Aesop's Movie Fables (Green and Red Cover): Cartoons, Stories, Song, Laughs, Morals, Fun, Movie Flips
. Sonnet Publishing Co. . NY
xPZ8.2.A254Aes 1931 (Carlson Fable Collection, BIC bldg)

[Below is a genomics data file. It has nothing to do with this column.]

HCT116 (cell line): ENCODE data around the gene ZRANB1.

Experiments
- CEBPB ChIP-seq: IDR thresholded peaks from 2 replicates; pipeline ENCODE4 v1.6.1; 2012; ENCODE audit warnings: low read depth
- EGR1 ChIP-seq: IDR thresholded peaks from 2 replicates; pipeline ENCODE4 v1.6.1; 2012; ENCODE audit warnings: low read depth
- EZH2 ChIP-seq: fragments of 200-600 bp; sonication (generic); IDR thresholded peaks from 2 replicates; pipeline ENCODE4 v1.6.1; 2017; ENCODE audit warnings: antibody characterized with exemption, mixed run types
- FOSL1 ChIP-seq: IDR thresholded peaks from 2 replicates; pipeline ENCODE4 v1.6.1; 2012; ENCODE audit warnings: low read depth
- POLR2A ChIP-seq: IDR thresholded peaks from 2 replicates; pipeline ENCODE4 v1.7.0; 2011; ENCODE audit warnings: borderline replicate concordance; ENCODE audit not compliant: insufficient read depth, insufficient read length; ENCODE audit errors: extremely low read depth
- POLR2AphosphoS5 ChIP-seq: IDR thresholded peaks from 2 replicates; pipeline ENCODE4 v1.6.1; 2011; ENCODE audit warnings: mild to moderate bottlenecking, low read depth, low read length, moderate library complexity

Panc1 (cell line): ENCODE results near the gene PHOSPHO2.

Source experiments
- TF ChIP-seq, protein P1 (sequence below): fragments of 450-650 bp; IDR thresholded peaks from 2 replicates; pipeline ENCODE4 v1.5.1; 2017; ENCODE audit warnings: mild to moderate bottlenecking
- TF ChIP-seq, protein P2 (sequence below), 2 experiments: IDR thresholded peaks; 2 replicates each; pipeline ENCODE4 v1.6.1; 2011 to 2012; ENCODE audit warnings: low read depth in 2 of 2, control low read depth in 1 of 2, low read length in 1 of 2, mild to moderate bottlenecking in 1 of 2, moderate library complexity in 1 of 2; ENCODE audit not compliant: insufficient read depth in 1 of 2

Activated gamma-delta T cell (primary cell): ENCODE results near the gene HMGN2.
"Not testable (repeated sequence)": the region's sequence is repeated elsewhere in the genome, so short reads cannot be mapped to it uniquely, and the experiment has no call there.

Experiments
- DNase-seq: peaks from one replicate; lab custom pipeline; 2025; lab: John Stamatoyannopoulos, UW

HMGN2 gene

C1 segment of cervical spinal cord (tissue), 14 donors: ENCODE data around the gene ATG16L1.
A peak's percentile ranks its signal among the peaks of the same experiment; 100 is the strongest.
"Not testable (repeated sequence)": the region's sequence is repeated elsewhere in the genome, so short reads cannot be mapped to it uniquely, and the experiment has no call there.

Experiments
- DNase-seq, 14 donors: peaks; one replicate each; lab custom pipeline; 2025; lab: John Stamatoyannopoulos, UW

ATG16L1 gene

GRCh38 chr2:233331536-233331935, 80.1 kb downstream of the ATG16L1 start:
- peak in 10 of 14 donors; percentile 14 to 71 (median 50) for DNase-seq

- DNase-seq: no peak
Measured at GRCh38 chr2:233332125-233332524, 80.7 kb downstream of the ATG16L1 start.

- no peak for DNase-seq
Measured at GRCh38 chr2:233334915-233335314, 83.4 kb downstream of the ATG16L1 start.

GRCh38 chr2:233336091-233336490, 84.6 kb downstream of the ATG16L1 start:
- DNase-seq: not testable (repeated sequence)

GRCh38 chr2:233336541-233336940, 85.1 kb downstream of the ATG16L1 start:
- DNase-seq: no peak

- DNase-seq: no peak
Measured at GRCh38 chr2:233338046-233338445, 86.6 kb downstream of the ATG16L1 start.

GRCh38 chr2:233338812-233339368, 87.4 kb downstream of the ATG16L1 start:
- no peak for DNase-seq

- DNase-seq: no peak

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Here is an extra copy of the covers -- front and back -- of this pamphlet. This item is identical with an earlier find except for two important differences. First, this large pamphlet has a green and red cover differently designed from that white cover of a cat showing a movie to children. Secondly, this copy explains why pages 9 and 10 are missing there. That page is used to construct the flip promised on the front page of both copies. Here the Directions portion of the page still remains: Make the Egg Hatch the Cat. My sense is that a child is meant to cut out the rest of Page 9 and arrange the smaller pages as a flip book. I also found separately just the covers of this edition of the pamphlet, and I note that here, though I will not keep that extra copy in the collection proper. I will repeat most of what I wrote about the white-covered edition. This large-format three-color delight has some illustration on all but one page and a full-page illustration on the front and back covers, the inside-back cover, and 1, 8, and 13. There are three original fables, aimed clearly at supporting adult authority. In The Cheese (2) Milton Mouse bets that he can eat a whole wheel of cheese, and Big Brother Mouse holds him to his boast. Milton ends up sick and trapped in the hole he has created in the cheese. Milton cannot appear the next day at the Aesop's Movie Fable Studio, and so his understudy Walter Mouse replaces him. Milton, as Big Brother's note explains, bit off more than he could chew. In The Lesson Squeaky, the pig, boasts that he knows all the lessons. In a not very logical attempt to make the challenge fit the boast, Don Dog, the teacher, teaches Squeaky not to boast by making him carry a gold-fish bowl on his head. The goldfish's expression (7) is one of the best artistic features of the book! Another great feature throughout lies in the initials, e.g., the three mice on 11. Mothers Know Best (11) is simple: Tiny Bear does not want to eat all his hot cereal before a serious day out in the cold weather. The full-page cartoon on 13 turns a hippo's lower teeth into piano keys being played by a monkey in top-hat. A long piece of music, Aesop And His Funny Fables, occupies 14-16. The basic fiction behind the stories is that there is a movie studio producing Aesop's fables, and the animals comprise the talent and the artists. The back cover illustrates the studio. In my years of collecting I had never known that such a series of booklets or films existed. Were any such movies produced? Now how large might the series of either booklets or films have been?